Tuesday, 20 September 2011

To Cape Wrath

As I write this I am on a coach from Sheffield to Inverness, on my way to Cape Wrath.

In September 1988, when I was 19 and he was in his early 60s, my grandad went on a trip, on his own, from Walsall in the West Midlands, to Cape Wrath. Though not particularly eventful, the story of this trip has been retold by my family over the years. This is the version of the story that I remember:

My grandad set off from Walsall with the intention of visiting Cape Wrath. My grandfather was Scottish, Glasgow born and bred. But I don’t think he had ever been as far north as Cape Wrath before. He used public transport as far as he could, then hitch-hiked the last bit of the journey.

He got dropped off by a postman who told him he would be back in a couple of hours and could pick him up if he liked. So my Grandad sat on the cliff at Cape Wrath “and looked at the sea and thought about my life.”

The postman picked him up a couple of hours later, and he went home.

There's more to it than that, of course, but that's the basics. I've often thought about this journey, in the years since, and what it must have been like to do it. So this week I'm finding out. I can't do the journey exactly the same way as my grandad did it, but I'm doing it as closely as possible.

And I guess that at some point, I'm interested in talking about it, one way or another. We'll see.


UPDATE: More on the actual journey in the next entry.


James Baker said...

Hello Alexander,

James here from Bootworks Theatre. I thought I'd contact you as I've been reading a little on 'walking' lately and something arose which reminded me of this very project. Rebecca Solnit's 'Wanderlust; a history of walking' includes a chapter on various forms of pilgrimage. She writes,

‘To walk the same way is to reiterate something deep; to move through the same space the same way is a means of becoming the same person, thinking the same thoughts. It’s a form of spatial theater, but also a spiritual theater, since one is emulating saints and gods in the hope of coming closer to them oneself, not just impersonating them for others. It’s this that makes pilgrimage, with its emphasis on repetition and imitation, distinct amid all the modes of walking’ (Solnit, 2001, p. 68)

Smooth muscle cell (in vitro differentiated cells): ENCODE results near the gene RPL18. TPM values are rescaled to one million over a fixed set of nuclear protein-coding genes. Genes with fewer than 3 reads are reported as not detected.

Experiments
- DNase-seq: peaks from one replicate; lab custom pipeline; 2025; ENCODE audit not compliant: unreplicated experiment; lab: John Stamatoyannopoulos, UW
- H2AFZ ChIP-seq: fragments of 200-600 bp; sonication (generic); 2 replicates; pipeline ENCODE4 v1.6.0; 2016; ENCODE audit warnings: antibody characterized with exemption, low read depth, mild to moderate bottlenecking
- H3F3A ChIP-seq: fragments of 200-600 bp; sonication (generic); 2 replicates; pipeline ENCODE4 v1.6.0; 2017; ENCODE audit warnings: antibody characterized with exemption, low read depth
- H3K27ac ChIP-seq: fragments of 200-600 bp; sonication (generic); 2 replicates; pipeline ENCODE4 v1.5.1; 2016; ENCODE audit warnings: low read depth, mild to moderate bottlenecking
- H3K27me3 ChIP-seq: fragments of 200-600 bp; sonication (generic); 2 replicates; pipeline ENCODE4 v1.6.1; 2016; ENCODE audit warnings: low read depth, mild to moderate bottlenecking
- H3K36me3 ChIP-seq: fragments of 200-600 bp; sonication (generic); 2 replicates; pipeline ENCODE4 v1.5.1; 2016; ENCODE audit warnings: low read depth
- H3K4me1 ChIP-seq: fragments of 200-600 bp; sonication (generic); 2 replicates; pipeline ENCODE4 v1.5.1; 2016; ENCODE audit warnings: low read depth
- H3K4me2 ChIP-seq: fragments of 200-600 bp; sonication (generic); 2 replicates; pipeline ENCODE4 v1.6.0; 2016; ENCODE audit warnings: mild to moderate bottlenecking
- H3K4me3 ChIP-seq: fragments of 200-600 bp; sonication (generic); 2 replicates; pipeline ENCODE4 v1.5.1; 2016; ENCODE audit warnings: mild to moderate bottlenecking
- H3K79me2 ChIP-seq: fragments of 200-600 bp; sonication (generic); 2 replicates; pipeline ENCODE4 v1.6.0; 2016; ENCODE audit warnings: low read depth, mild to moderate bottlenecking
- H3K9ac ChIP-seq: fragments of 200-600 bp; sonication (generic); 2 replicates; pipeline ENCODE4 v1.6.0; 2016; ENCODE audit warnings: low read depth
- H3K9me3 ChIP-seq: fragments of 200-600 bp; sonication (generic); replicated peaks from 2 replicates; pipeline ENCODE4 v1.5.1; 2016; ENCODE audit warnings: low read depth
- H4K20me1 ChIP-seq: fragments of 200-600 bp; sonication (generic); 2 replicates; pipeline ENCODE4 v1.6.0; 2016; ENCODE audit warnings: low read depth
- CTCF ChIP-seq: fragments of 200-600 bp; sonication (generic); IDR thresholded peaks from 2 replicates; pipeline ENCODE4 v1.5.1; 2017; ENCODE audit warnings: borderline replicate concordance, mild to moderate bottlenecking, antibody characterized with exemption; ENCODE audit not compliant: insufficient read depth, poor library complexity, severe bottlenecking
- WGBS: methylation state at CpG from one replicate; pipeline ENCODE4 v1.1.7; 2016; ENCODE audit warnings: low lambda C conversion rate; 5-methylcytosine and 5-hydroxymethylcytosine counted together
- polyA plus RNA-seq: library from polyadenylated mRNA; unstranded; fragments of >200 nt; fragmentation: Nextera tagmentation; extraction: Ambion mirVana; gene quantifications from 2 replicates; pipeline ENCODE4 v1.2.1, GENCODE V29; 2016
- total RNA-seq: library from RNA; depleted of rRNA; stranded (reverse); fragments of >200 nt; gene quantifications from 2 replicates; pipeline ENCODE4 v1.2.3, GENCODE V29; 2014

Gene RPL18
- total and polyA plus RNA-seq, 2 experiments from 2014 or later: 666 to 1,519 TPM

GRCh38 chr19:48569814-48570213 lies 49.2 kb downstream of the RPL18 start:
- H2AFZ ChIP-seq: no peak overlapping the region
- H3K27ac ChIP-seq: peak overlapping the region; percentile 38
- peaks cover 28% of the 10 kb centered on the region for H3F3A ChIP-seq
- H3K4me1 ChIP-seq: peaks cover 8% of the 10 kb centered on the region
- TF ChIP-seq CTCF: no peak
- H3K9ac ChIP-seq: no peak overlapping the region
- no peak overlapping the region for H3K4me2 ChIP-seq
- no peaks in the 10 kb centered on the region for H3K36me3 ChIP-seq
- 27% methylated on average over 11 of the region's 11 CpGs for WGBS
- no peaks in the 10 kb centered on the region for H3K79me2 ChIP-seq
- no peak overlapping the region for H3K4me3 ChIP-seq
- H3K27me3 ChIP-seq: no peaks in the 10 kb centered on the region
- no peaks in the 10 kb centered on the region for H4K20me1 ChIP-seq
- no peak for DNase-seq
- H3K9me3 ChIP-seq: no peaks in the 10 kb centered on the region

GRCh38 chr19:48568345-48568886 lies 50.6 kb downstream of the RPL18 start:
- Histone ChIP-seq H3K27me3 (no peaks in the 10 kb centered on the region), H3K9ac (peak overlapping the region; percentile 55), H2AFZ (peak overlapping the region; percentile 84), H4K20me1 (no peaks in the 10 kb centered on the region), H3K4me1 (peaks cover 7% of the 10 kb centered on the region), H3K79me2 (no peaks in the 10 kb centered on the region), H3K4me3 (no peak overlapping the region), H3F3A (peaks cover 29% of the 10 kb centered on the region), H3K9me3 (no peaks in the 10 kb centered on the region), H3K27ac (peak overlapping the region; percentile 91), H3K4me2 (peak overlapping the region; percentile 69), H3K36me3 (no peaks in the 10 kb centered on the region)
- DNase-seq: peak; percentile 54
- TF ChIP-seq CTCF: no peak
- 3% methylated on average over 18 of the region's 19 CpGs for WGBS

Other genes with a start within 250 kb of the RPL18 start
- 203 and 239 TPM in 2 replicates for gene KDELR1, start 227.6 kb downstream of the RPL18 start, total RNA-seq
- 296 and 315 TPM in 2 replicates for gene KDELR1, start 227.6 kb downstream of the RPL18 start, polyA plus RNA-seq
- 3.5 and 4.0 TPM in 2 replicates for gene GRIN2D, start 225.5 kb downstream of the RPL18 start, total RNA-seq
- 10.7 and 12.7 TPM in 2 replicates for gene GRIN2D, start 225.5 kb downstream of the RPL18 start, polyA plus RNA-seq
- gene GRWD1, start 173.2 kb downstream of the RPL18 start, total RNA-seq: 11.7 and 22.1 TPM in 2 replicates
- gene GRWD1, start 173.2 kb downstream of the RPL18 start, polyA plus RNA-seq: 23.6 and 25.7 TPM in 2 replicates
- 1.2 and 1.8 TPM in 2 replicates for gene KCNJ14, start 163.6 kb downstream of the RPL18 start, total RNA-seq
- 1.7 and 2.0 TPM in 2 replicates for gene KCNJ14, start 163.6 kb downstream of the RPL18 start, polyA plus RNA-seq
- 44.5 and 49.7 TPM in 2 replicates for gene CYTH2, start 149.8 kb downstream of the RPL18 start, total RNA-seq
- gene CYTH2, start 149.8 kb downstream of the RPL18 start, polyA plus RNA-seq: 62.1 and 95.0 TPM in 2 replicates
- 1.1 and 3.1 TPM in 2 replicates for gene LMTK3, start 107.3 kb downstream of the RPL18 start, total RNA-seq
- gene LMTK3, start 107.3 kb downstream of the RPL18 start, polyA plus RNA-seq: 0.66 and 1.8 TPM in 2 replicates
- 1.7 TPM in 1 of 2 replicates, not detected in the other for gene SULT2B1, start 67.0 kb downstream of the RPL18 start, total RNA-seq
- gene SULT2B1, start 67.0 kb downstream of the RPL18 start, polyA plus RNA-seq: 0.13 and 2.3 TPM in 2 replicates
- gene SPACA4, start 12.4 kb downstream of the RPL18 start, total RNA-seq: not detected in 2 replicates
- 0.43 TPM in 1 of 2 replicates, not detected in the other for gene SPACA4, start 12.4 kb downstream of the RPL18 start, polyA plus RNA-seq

Wandered whether there was any truth in this from your experience?

Very Best,

James Baker

Alex said...

Hi James

Thanks for such a thoughtful comment. That quote chimes very strongly with me in relation to this journey. The idea of retracing steps, following in footsteps...this is, in part, about family, for me. About our lives in relation to those of our predecessors.

A lot of people travel to Cape Wrath, but I was aware that I was tracing my Grandad's journey, rather than just heading to the destination. And that became clearer to me through doing it.

I think in the past I have thought of pilgrimage as being about the destination, whereas now I'm aware that it is as much about the route and mode of travel you choose. I didn't follow my Grandad's footsteps exactly - I didn't go back to Walsall and set off, I left from Sheffield - from home. That felt important.

I'll check out Wanderlust - sounds good.